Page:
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Govt's sops for realty sector good, but not enough

September 14, 2019 22:26 IST

'The government has just scratched the tip of the surface with the recent announcement. They are not realising the gravity of the situation.'

Illustration: Dominic Xavier/Rediff.com

The government's decision to set up a Rs 20,000 crore stressed assets fund for those residential projects that are non-NPA and not under NCLT will provide relief to lakhs of homebuyers, but it should have done more to boost housing demand, property developers and consultants said on Saturday.

They rued that the government has not adequately addressed the issue of demand slowdown and lower sales.

 

Builders were also hoping for an increase in the price cap of affordable housing to beyond Rs 45 lakh.

To provide relief to aggrieved homebuyers, the government will set up a special window to provide last mile funding for housing projects which are non-NPA and non-NCLT in the affordable and middle income category.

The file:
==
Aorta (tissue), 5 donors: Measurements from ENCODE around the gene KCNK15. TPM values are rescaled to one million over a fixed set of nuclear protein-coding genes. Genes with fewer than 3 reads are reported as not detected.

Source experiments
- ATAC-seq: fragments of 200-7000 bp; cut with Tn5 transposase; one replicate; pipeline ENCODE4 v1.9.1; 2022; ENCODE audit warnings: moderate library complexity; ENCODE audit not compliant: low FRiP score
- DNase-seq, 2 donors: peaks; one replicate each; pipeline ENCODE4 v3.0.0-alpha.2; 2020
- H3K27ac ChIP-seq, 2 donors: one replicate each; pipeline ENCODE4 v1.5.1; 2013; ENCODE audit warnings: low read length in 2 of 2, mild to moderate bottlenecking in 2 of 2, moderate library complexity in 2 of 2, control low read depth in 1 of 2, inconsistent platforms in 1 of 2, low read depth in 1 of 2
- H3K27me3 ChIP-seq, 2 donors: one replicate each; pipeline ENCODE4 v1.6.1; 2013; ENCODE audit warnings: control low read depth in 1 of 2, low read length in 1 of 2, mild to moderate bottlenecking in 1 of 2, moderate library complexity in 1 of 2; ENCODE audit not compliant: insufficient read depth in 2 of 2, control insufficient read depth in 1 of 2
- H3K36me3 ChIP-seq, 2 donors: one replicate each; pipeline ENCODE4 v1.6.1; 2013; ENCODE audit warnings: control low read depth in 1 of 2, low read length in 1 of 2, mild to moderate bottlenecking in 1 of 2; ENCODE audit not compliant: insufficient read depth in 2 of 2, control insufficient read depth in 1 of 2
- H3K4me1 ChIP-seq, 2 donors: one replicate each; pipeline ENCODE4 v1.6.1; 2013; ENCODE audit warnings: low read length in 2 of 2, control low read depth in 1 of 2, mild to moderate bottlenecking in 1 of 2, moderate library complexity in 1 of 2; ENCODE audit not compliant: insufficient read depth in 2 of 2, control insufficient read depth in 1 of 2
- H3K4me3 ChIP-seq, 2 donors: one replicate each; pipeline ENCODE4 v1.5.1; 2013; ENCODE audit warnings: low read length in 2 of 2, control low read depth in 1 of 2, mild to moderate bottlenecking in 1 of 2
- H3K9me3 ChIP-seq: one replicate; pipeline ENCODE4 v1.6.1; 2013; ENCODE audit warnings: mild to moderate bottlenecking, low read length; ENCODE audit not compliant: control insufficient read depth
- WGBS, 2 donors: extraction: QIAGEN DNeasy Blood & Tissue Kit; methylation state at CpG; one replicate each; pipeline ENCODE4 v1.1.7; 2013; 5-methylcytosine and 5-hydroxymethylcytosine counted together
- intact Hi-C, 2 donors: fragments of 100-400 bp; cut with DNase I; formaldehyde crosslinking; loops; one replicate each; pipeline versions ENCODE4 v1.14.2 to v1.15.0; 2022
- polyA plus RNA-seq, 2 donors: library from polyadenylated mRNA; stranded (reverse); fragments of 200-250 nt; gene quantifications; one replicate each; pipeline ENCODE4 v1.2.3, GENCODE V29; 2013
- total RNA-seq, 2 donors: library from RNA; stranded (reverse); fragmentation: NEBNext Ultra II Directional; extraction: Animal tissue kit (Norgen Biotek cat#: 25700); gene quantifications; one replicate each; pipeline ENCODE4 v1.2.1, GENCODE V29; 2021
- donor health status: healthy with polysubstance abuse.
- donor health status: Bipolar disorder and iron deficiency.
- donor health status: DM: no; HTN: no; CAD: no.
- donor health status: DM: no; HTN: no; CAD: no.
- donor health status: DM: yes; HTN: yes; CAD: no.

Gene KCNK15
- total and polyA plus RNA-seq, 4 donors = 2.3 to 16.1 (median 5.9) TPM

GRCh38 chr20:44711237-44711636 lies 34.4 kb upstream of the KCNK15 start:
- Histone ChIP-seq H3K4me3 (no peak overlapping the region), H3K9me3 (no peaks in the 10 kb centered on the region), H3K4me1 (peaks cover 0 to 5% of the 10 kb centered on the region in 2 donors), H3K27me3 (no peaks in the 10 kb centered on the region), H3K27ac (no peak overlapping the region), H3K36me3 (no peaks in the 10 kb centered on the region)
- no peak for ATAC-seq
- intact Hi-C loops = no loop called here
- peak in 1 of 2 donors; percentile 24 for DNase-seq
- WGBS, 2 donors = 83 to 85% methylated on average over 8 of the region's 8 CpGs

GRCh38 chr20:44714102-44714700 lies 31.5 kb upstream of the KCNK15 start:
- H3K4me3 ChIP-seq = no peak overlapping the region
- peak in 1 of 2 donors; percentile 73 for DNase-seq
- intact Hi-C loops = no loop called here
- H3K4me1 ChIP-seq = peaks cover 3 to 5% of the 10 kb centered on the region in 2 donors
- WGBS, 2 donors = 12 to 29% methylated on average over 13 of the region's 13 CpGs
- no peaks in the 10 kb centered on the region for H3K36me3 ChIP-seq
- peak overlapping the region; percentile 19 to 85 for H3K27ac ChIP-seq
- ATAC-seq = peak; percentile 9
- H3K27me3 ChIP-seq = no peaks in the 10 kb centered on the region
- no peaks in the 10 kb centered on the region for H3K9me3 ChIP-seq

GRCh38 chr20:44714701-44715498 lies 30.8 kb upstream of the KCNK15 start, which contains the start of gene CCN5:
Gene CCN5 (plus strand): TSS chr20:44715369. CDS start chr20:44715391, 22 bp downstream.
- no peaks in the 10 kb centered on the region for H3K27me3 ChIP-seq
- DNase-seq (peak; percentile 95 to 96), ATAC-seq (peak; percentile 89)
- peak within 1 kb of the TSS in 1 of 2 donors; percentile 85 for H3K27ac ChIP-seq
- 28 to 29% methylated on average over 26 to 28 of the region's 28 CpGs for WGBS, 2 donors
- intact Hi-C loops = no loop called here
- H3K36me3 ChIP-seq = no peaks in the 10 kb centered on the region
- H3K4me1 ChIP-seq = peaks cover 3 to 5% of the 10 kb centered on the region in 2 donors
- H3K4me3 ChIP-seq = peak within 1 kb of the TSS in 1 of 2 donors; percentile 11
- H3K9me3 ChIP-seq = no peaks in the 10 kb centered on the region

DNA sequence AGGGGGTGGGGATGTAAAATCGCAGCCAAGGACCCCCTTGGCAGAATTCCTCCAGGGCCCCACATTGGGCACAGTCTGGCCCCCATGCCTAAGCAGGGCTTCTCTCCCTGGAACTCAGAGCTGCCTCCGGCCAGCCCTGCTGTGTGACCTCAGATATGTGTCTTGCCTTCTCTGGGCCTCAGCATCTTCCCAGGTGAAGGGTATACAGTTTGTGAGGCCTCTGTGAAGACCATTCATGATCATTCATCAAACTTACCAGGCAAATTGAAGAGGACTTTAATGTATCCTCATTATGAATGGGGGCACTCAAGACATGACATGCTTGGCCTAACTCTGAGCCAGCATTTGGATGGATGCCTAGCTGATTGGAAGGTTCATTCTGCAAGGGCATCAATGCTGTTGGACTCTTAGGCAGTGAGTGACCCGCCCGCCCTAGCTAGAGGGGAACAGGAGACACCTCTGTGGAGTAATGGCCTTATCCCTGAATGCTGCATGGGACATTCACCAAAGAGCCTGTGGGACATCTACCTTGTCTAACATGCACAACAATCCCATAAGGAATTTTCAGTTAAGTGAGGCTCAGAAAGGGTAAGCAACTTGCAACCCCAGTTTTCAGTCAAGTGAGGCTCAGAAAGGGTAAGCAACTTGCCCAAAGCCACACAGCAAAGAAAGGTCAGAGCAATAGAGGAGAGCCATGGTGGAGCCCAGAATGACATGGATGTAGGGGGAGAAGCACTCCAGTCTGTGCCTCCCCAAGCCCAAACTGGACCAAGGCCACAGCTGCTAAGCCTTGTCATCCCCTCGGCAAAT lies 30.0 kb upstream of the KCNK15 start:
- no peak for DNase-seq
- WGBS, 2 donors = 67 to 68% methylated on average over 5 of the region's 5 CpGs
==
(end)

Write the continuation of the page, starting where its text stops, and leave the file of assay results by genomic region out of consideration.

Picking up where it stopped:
In the fund, Rs 10,000 crore will be contributed by the central government and roughly the same amount will come from outside investors.

"The government has just scratched the tip of the surface with the recent announcement. They are not realising the gravity of the situation.

“Real estate industry is the second largest contributor to our GDP and creates millions of employment opportunities. Hence, we expect much more support," CREDAI chairman Jaxay Shah said.

"We all our working towards realising Prime Minister's dream for housing for all by 2022 but it is becoming challenging if the requisite policy reforms will not be announced," he added.

National Real Estate Development Council (Naredco) president Niranjan Hiranandani said the announcement of Rs 20,000 crore fund is a welcome step as it will ensure completion of many affordable and MIG projects stuck because of last-mile funding requirements.

On the rider that this fund will cater to only non-NCLT and non-NPA projects, he said this announcement will not solve the problem of delayed/ stalled projects and affected home seekers in locations like Delhi-NCR.